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1.

図書

図書
Gary Blake and Robert W. Bly
出版情報: New York : Longman, c1993  xvii, 173 p. ; 21 cm
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2.

図書

図書
edited by Helmut Sigel and Astrid Sigel
出版情報: New York : Marcel Dekker, c1993  xxxiv, 448 p. ; 24 cm
シリーズ名: Metal ions in biological systems / edited by Helmut Sigel ; v. 29
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Global bioalkylation of the heavy elements / John S. Thayer
analysis of organometallic compounds in the environment / Darren Mennie ; Peter J. Craig
biogeochemistry of methylgermanium species in natural waters / Brent L. Lewis ; H. Peter Mayer
biological properties of alkyltin compounds / Yasuaki Arakawa ; Osamu Wada
biological properties of alkyl derivatives of lead / Yukio Yamamura ; Fumio Arai
metabolism of alkyl arsenic and antimony compounds / Marie Vahter ; Erminio
Global bioalkylation of the heavy elements / John S. Thayer
analysis of organometallic compounds in the environment / Darren Mennie ; Peter J. Craig
biogeochemistry of methylgermanium species in natural waters / Brent L. Lewis ; H. Peter Mayer
3.

図書

図書
edited by F.T.M. Nieuwstadt
出版情報: Dordrecht ; Boston : Kluwer Academic Publishers, c1993  vii, 271 p. ; 25 cm
シリーズ名: Fluid mechanics and its applications ; v. 14
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4.

図書

図書
V.I. Arnol'd (ed.)
出版情報: Berlin ; Tokyo : Springer-Verlag, c1993  235 p. ; 24 cm
シリーズ名: Encyclopaedia of mathematical sciences / editor-in-chief, R.V. Gamkrelidze ; v. 39 . Dynamical systems ; 8 . Singularity theory ; 2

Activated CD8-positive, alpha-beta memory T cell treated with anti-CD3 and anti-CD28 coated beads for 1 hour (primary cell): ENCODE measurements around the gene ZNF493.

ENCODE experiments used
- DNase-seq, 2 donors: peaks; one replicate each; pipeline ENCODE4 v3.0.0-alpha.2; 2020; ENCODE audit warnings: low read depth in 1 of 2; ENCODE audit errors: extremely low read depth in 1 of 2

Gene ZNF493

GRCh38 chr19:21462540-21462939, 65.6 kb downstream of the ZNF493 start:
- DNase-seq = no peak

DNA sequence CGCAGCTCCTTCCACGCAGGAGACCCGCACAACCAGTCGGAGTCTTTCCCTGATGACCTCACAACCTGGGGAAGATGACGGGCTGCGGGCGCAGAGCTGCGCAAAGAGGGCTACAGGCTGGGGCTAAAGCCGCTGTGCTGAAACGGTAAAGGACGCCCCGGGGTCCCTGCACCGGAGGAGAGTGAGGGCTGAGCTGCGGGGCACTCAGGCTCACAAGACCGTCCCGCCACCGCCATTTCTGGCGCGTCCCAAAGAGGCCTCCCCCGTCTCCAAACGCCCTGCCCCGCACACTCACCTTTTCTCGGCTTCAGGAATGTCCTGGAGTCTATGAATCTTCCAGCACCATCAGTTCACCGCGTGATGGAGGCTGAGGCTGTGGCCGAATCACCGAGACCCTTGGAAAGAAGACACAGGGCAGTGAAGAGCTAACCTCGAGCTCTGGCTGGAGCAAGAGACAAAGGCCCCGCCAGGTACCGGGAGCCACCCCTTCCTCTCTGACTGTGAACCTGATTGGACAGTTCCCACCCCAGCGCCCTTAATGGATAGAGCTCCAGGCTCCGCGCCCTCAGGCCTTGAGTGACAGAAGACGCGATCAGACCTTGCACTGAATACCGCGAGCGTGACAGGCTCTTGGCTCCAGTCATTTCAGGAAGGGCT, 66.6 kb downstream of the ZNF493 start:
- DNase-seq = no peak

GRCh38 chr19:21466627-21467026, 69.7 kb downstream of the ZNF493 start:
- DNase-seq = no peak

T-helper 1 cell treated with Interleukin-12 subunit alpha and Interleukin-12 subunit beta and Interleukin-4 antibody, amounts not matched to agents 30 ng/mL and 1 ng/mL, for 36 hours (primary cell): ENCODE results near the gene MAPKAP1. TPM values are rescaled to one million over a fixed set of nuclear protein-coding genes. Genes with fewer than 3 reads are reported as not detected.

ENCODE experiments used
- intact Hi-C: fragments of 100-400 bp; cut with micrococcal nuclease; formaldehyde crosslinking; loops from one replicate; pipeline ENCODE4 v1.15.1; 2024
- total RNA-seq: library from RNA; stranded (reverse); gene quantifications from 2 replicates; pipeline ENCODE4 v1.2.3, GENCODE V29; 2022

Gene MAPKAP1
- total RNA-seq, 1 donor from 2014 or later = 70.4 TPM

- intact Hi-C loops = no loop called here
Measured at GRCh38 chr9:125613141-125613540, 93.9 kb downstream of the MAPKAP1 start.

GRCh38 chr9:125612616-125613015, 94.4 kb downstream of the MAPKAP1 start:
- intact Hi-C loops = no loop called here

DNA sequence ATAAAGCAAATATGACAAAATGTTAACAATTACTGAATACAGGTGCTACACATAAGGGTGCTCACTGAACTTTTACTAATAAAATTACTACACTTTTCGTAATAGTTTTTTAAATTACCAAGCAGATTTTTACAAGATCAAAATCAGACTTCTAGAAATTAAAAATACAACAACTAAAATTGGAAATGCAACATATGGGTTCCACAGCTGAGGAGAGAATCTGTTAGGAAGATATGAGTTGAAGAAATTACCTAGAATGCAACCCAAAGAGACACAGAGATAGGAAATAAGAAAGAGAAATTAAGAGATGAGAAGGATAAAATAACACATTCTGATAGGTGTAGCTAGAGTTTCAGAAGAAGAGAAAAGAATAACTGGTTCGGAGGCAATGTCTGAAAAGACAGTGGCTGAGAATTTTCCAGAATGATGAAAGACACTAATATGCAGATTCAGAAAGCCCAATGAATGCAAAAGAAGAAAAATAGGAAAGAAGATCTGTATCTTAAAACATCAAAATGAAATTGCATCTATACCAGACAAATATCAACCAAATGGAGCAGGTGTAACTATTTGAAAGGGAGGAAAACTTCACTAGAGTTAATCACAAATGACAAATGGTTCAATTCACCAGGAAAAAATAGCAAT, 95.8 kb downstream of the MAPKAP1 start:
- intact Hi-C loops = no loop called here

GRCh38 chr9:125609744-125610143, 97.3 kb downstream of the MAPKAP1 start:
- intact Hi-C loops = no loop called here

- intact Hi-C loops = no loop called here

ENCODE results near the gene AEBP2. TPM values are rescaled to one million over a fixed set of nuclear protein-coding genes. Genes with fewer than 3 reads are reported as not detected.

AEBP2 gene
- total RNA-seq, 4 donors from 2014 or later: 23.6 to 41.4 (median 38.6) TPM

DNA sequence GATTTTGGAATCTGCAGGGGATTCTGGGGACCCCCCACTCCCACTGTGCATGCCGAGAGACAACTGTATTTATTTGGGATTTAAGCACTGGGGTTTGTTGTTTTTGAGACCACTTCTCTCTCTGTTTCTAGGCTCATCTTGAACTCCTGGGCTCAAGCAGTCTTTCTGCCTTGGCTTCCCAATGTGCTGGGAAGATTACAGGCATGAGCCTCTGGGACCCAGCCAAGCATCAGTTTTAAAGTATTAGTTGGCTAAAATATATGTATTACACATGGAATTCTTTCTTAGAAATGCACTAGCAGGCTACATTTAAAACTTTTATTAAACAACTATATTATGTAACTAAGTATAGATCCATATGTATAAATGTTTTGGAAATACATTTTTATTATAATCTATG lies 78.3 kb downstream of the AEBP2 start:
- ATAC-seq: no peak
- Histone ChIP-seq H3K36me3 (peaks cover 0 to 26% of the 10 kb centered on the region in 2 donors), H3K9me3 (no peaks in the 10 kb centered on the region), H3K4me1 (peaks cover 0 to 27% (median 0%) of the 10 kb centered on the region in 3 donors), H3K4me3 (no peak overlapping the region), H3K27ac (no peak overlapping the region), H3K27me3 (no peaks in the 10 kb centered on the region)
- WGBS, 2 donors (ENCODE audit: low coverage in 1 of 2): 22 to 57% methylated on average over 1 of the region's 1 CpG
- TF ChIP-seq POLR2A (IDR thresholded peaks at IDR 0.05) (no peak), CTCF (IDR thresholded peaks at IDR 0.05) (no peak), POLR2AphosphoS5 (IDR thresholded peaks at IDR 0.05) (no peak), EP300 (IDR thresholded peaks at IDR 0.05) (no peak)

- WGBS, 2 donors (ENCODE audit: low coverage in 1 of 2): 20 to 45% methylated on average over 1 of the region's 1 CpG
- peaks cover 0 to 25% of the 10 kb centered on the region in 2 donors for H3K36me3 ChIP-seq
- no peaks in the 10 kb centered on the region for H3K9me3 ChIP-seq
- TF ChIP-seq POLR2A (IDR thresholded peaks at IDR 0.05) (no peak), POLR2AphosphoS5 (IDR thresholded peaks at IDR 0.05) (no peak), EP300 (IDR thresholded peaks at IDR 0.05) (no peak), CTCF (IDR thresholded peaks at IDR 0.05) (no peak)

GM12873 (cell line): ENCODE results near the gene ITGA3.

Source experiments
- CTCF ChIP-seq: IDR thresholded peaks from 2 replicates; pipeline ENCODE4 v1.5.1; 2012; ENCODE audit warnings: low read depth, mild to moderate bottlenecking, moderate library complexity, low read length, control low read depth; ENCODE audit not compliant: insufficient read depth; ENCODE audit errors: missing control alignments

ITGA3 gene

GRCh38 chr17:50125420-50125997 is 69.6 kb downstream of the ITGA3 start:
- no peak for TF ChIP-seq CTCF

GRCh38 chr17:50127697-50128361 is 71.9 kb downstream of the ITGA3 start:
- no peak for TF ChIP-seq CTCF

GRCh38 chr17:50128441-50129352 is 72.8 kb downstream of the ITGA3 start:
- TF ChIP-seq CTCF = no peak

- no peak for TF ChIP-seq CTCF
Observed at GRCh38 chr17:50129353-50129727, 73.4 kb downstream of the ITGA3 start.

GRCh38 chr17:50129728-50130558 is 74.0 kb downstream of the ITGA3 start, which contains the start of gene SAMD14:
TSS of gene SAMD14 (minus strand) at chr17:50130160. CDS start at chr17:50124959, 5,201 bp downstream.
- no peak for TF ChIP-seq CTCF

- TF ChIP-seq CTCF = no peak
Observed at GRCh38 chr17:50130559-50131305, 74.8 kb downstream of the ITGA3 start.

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目次情報:
Singularity II
Applications / V.I. Arnol'd ; V.V. Goryunov ; O.V. Lyashko ; V.A. Vasil'ev
Singularity II
Applications / V.I. Arnol'd ; V.V. Goryunov ; O.V. Lyashko ; V.A. Vasil'ev
5.

図書

図書
Julius S. Bendat, Allan G. Piersol
出版情報: New York : J. Wiley, c1993  xiv, 458 p. ; 24 cm
シリーズ名: A Wiley-Interscience publication
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6.

図書

図書
François M.M. Morel, Janet G. Hering
出版情報: New York : Wiley, c1993  xv, 588 p. ; 25 cm
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7.

図書

図書
Stephen I. Gallant
出版情報: Cambridge, Mass. : MIT Press, c1993  xvi, 365 p. ; 24 cm
シリーズ名: Bradford book
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目次情報: 続きを見る
Foreword
Basics / I:
Introduction and Important Definitions / 1:
Why Connectionist Models? / 1.1:
The Grand Goals of Al and Its Current Impasse / 1.1.1:
The Computational Appeal of Neural Networks / 1.1.2:
The Structure of Connectionist Models / 1.2:
Network Properties / 1.2.1:
Cell Properties / 1.2.2:
Dynamic Properties / 1.2.3:
Learning Properties / 1.2.4:
Two Fundamental Models: Multilayer Perceptrons (MLP's) and Backpropagation Networks (BPN's) / 1.3:
Multilayer Perceptrons (MLP's) / 1.3.1:
Backpropagation Networks (BPN's) / 1.3.2:
Gradient Descent / 1.4:
The Algorithm / 1.4.1:
Practical Problems / 1.4.2:
Comments / 1.4.3:
Historic and Bibliographic Notes / 1.5:
Early Work / 1.5.1:
The Decline of the Perceptron / 1.5.2:
The Rise of Connectionist Research / 1.5.3:
Other Bibliographic Notes / 1.5.4:
Exercises / 1.6:
Programming Project / 1.7:
Representation Issues / 2:
Representing Boolean Functions / 2.1:
Equivalence of {+1, -1,0} and {1,0} Forms / 2.1.1:
Single-Cell Models / 2.1.2:
Nonseparable Functions / 2.1.3:
Representing Arbitrary Boolean Functions / 2.1.4:
Representing Boolean Functions Using Continuous Connectionist Models / 2.1.5:
Distributed Representations / 2.2:
Definition / 2.2.1:
Storage Efficiency and Resistance to Error / 2.2.2: